In addition to the end-user advice above, here are some recommendations for employers and people in charge of company security:

  • Clearly announce and provide all new or updated policies to employees.
  • Have employees sign off on policies to confirm they have read and will comply with them.
  • Conduct training sessions as needed to educate the user community.
  • Gain feedback on policy clarity and content from users in the form of surveys or quizzes.
  • Consider the use of visual aids such as posters or stickers to help improve policy compliance.
  • Use monitoring to detect inappropriate access or applications.
  • Be prepared to appropriate discipline infractions against the policies.
  • Where possible, establish compromise such as permitting a small measure of recreational web use, personal device usage or an external public guest wireless network for internet access (so long as these entail appropriate usage and don't impact productivity).

This last concept can be a boon for all since it provides risk-free internet access to employees or guests via smartphone, tablet or laptop. An arrangement like this means internal systems are protected and users can get online without eating up a mobile data plan, which is a generous perk. They can still use their lunch hour to see what gourmet meals Uncle Bob has cooked for Aunt Betsy or check out photos from their wayfaring friend Teena's latest trip. Or, on a work-related note, if cloud-based sites they use for work are blocked from company systems, they might be able to access them on personal devices (so long as any applicable policies/the security department permits).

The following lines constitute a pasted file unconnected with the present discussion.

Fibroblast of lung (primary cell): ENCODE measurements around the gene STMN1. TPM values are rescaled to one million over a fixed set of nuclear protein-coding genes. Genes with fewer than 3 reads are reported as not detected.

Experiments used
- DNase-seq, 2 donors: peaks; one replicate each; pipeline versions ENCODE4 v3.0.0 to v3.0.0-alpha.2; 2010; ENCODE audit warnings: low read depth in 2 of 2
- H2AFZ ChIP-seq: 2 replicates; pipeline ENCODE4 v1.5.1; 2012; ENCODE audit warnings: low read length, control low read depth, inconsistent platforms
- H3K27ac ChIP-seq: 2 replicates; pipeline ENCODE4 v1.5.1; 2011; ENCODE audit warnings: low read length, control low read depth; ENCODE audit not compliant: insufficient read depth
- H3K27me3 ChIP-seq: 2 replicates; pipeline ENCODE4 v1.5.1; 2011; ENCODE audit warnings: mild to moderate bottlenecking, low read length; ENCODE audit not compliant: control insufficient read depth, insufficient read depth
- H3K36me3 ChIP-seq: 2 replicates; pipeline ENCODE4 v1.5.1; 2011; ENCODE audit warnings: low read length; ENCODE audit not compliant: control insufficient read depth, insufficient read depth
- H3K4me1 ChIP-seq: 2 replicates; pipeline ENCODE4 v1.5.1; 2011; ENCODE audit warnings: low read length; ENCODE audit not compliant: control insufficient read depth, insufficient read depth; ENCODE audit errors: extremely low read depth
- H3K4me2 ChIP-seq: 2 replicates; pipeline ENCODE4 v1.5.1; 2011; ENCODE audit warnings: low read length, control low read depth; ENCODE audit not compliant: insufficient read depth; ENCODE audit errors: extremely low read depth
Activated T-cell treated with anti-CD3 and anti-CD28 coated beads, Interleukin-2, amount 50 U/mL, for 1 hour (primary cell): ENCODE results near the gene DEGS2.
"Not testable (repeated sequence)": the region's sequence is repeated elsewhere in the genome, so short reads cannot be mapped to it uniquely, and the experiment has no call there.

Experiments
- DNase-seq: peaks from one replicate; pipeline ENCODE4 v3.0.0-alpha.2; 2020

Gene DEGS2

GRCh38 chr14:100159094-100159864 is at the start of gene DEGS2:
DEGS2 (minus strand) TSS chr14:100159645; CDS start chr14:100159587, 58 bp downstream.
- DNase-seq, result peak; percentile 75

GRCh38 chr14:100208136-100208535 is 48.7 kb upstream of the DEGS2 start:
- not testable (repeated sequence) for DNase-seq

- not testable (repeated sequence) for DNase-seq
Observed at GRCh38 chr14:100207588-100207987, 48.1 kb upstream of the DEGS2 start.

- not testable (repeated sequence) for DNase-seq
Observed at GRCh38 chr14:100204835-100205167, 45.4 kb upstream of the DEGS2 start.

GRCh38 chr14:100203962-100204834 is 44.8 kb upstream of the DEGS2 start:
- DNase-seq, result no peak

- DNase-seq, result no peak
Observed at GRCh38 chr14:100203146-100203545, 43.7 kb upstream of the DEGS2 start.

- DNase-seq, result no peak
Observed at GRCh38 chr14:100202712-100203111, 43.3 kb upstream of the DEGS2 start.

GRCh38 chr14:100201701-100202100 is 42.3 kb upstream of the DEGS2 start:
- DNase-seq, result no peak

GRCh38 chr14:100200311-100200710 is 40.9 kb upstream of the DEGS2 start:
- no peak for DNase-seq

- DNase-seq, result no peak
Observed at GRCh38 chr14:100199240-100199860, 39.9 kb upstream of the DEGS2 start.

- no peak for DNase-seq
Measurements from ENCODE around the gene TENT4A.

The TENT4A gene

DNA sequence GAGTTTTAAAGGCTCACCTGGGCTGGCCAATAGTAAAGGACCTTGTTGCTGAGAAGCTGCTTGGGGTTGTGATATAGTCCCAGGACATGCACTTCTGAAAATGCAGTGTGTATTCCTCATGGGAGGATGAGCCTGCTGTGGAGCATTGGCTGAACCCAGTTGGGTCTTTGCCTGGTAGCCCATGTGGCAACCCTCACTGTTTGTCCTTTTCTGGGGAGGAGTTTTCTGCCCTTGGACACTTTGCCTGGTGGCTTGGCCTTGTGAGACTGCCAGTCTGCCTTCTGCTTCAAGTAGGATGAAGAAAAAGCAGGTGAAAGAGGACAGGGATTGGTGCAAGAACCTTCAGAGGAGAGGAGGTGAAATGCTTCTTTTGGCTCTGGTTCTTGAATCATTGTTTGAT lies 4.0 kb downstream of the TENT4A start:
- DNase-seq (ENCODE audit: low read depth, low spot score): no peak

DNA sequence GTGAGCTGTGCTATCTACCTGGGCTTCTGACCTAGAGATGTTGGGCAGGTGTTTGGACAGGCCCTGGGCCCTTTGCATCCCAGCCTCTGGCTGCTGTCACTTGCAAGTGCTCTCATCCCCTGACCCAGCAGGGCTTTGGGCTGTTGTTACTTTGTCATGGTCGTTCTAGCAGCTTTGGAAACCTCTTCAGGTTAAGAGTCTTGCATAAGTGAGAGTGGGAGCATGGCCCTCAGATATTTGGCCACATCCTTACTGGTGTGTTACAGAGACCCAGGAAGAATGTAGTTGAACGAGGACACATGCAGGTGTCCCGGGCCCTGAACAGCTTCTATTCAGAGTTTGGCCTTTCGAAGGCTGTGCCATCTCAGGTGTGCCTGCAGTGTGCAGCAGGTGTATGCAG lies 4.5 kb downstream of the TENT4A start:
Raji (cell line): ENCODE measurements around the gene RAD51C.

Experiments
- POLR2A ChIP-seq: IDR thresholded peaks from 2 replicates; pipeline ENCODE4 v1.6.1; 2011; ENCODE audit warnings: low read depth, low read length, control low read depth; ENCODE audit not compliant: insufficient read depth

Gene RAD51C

On a darker note (it's important to be realistic), employees should be aware of the ramifications for even accidental security violations. No matter how hard you've worked or how loyal you are to the company, don't expect mercy for putting the organization at risk, even through an ignorant mistake. Your boss may think you're a superstar, but if the security or legal teams decide you've committed an unforgivable error, well, "business is business," shall we say. Act accordingly and know the boundaries. Your career depends on it.

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About Scott Matteson

Scott Matteson is a senior systems administrator and freelance technical writer who also performs consulting work for small organizations. He resides in the Greater Boston area with his wife and three children.